Scheme and affinity group business represents an enormous opportunity to build your client base quickly and profitably.

But you must approach the opportunity in the right way, or it can work out expensive and time-consuming. Get it right and you'll see fast growing, manageable and less promiscuous business come your way.

The right approach largely follows good marketing practice for attacking any area of business. With affinity groups, you're committing some special effort, so realism is even more vital. You need to consider the following:

  • Market and competitive environment: Estimate the competition. How good are competitors' offerings? Try to gain details on their access to the affinity group and penetration, their strengths and weaknesses. Look at the size of the target group, the numbers involved and the potential in premium income and growth.

  • Product/pricing/service offering: Research your target group and match your offering to its needs. Identify how you can differentiate in cover, service and value for money. Vitally, consider any unique features you can bring into your offer. Successful scheme brokers will often tell you that they may have discovered just one element that is unique. It may have been staring the market in the face. They've just gone to the trouble to write it in and then make a big thing about it. Clever promotion allows it to gain a prominence far greater than its real value.

  • Objectives, targets and your own commitment: Clear goals are vital. Not just numeric, such as client growth, and premium income, but more qualitative too, such as becoming the leading sector broker by a given period. Project the position into the future. Look now at your own commitment. What are you prepared to do in terms of dedicated staff, administration, systems and promotion? Are there any internal barriers to success?

  • Access and relationship to affinity group: This is key. What is your real access to the affinity group? How does it rate on a scale from excellent to poor? Similarly, rate your relationship and interface to the group.

    Some successful schemes are simply based on the relationship a broker builds up with a distinct group. Often this is the spin-off of special interest or knowledge of a sector garnished from personal experience.

    One absolute goldmine of a scheme I know of was built up largely from the specialist knowledge an intermediary had of a water-based leisure activity. He really understood the key risks facing the commercial part of the sector, what elements worried them and how specially written insurance and risk management would provide a powerful offer. He also understood the sub culture and how to get close to the target group. This was vital in developing the best promotional mix. For many of the businesses in the sector, this intermediary is now synonymous with insurance.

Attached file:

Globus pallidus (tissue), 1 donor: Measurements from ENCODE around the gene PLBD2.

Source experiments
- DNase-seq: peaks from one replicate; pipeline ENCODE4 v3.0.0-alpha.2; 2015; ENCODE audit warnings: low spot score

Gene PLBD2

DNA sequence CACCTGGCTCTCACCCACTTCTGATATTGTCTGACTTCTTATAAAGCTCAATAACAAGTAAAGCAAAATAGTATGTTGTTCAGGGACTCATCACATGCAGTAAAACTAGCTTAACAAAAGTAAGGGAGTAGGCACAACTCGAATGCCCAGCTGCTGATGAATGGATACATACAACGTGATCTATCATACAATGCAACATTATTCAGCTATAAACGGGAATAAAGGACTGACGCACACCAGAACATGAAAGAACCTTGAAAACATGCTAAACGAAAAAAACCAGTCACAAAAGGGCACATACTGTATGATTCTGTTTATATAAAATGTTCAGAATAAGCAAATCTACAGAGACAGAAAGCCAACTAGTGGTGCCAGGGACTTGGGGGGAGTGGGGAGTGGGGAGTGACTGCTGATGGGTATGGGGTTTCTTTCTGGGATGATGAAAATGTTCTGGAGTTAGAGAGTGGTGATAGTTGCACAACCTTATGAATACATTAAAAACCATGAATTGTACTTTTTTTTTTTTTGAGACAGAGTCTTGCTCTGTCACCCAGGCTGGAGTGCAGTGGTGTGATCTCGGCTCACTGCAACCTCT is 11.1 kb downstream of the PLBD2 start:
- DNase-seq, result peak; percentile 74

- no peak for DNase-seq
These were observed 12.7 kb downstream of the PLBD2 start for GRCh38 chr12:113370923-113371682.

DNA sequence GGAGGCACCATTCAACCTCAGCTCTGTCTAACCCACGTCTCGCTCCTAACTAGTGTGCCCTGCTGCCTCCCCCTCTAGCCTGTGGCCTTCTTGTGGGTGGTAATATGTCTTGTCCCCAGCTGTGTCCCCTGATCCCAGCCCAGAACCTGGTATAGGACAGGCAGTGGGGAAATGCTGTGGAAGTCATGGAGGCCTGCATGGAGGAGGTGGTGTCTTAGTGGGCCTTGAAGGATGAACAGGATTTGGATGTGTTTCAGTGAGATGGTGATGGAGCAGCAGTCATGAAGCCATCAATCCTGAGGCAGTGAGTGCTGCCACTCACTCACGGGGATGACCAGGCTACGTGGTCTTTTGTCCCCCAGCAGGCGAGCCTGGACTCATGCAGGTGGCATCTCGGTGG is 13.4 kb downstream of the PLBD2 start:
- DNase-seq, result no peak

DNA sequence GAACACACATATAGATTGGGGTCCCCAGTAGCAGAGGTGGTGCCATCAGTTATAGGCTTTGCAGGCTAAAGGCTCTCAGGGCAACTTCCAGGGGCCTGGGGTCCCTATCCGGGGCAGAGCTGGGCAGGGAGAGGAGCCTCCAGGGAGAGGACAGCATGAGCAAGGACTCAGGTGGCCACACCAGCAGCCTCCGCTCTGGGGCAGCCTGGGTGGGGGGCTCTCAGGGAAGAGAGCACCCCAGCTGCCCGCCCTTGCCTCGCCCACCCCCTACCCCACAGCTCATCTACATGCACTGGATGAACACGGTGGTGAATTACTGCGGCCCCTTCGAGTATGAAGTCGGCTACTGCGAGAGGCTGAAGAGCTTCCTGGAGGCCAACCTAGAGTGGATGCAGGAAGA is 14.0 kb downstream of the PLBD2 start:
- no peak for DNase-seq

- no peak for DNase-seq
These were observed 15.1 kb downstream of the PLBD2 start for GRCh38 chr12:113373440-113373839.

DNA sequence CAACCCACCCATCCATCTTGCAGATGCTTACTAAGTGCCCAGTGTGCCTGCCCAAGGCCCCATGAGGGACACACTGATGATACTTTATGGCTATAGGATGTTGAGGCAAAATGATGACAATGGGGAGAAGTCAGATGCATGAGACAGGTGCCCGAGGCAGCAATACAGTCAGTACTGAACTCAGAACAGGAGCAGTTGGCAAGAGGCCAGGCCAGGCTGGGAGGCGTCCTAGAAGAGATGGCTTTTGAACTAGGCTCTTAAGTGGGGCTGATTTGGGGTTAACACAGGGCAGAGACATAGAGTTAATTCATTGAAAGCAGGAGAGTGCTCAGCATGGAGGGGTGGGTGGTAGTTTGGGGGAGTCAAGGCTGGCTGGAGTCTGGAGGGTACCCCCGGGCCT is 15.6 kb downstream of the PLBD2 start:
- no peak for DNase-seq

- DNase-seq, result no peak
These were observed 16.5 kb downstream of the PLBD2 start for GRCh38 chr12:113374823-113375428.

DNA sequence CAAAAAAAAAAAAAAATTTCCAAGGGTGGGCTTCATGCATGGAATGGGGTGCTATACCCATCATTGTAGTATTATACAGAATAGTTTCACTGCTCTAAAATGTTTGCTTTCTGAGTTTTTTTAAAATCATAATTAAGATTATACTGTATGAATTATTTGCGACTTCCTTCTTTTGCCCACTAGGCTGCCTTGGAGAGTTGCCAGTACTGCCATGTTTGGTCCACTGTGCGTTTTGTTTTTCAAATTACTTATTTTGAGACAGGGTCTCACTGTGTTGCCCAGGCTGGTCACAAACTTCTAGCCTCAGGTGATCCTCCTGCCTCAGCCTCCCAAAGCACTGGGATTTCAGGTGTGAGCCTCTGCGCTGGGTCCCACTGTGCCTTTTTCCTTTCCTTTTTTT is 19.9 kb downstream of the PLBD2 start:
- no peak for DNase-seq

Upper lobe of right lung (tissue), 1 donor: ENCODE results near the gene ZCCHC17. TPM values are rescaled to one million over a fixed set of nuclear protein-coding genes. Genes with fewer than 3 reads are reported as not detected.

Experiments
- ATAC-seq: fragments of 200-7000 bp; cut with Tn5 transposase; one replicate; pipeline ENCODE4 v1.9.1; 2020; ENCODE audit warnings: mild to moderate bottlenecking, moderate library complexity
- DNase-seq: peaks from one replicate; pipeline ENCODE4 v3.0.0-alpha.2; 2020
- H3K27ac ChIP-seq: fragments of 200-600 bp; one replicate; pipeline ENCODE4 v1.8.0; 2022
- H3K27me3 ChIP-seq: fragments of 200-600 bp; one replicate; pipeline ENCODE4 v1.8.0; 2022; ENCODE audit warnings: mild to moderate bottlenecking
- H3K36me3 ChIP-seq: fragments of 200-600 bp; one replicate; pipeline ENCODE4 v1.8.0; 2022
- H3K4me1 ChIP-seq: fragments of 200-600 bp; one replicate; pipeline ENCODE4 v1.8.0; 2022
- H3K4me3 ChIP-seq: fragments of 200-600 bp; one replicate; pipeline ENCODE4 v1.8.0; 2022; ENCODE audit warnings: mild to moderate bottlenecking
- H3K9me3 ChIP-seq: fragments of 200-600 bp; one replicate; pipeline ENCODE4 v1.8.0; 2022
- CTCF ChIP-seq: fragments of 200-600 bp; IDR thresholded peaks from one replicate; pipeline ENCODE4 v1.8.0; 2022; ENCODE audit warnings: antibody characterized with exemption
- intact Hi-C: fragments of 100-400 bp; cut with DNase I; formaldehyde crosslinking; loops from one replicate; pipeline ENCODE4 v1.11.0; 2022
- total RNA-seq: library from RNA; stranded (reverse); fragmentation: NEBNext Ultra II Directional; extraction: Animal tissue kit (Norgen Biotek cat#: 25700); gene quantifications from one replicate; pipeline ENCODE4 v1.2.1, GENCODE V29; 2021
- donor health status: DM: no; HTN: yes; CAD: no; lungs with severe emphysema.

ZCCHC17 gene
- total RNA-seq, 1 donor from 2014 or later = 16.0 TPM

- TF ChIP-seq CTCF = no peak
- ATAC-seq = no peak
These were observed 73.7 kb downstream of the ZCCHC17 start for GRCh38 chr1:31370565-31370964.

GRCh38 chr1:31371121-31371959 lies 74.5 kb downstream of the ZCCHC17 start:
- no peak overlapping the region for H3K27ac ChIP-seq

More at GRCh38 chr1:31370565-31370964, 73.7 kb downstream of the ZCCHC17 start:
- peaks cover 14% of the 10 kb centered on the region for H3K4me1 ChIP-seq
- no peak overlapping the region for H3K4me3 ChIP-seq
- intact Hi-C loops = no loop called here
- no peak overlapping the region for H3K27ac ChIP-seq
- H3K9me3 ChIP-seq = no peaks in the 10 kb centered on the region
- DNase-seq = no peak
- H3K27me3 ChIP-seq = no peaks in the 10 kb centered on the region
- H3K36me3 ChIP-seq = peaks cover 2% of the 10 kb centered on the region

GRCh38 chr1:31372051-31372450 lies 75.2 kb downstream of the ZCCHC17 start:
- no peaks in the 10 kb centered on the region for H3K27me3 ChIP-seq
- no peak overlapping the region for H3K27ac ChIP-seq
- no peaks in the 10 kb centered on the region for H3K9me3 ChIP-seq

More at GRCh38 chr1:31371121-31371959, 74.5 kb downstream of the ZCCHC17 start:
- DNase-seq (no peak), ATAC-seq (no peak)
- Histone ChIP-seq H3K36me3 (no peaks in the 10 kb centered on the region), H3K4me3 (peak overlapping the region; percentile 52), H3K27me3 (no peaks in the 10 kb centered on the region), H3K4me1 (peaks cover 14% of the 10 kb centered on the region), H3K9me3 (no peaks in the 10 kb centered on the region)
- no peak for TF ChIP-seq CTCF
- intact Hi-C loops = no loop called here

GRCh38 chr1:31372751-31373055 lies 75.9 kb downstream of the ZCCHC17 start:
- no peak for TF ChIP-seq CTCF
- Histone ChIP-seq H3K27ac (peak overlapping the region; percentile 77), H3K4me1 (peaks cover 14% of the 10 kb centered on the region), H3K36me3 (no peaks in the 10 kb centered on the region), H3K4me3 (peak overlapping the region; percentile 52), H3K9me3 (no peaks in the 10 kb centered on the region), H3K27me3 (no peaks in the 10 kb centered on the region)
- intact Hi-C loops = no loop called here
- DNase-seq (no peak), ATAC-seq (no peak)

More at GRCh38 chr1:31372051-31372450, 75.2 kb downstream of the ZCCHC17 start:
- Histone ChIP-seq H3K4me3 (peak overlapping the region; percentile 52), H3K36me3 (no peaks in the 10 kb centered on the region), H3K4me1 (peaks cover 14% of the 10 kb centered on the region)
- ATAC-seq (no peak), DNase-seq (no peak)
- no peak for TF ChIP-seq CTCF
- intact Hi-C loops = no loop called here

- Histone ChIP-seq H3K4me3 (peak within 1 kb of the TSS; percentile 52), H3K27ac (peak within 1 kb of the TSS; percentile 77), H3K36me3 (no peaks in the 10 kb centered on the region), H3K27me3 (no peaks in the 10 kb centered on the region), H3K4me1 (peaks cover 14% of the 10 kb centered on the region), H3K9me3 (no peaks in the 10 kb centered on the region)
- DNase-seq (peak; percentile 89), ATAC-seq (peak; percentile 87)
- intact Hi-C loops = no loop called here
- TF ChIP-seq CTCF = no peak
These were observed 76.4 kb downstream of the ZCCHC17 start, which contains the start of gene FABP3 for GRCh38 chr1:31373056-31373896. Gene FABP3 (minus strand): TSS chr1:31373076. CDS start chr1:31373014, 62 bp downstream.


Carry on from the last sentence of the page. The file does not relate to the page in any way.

• Optimum promotional route: You can't know enough about your target group. There's no substitute for experience, but it's amazing what well directed research can achieve. Then decide on the promotional route that gives you best access and identify the most appropriate mix of the many promotional tools available.

    Well executed written communications always have a part to play, often combined with impact mailing literature, “off the page” advertising and editorial in the key sector journals. Don't overlook exhibitions, point-of-sale material, sponsorship and PR.

    Conferences can also provide vital opportunities to access the group. One broker successfully used risk management briefings at regional meetings of the sector trade association. Hence, he got promotional access to the movers and shakers in the sector.

  • Insurer liaison and support: Successful “scheme” brokers share a particular skill. They know just how to get the very best from their insurer partners.

    The cleverest cultivate top floor decision-makers to gain product/pricing advantage. They make sure they have the best business cases, which include the pivotal elements already described. They also greatly influence the product specification, pricing and distribution to help ensure success in growth, plus profitability for the insurer. Insurers then often respond with support in marketing, administration and systems.

    Follow the steps and you'll turn an identifiable affinity group into a block of loyal clients, well served by the best insurance expertise. You'll also build special partnerships with insurers. Most of all, you can obtain, reasonably quickly, a revenue stream which leads to an even greater footing in the industry.

    The larger the target markets, the better. But whatever its size – build on your experience and research, get known and get close. For all the scheming, it's the application that counts.

  • Norman Stangroom is a Fellow of the Chartered Insurance Institute and a member of the Chartered Institute of Marketing. He is a director of John Shetcliffe Marketing, providing marketing services to intermediaries.

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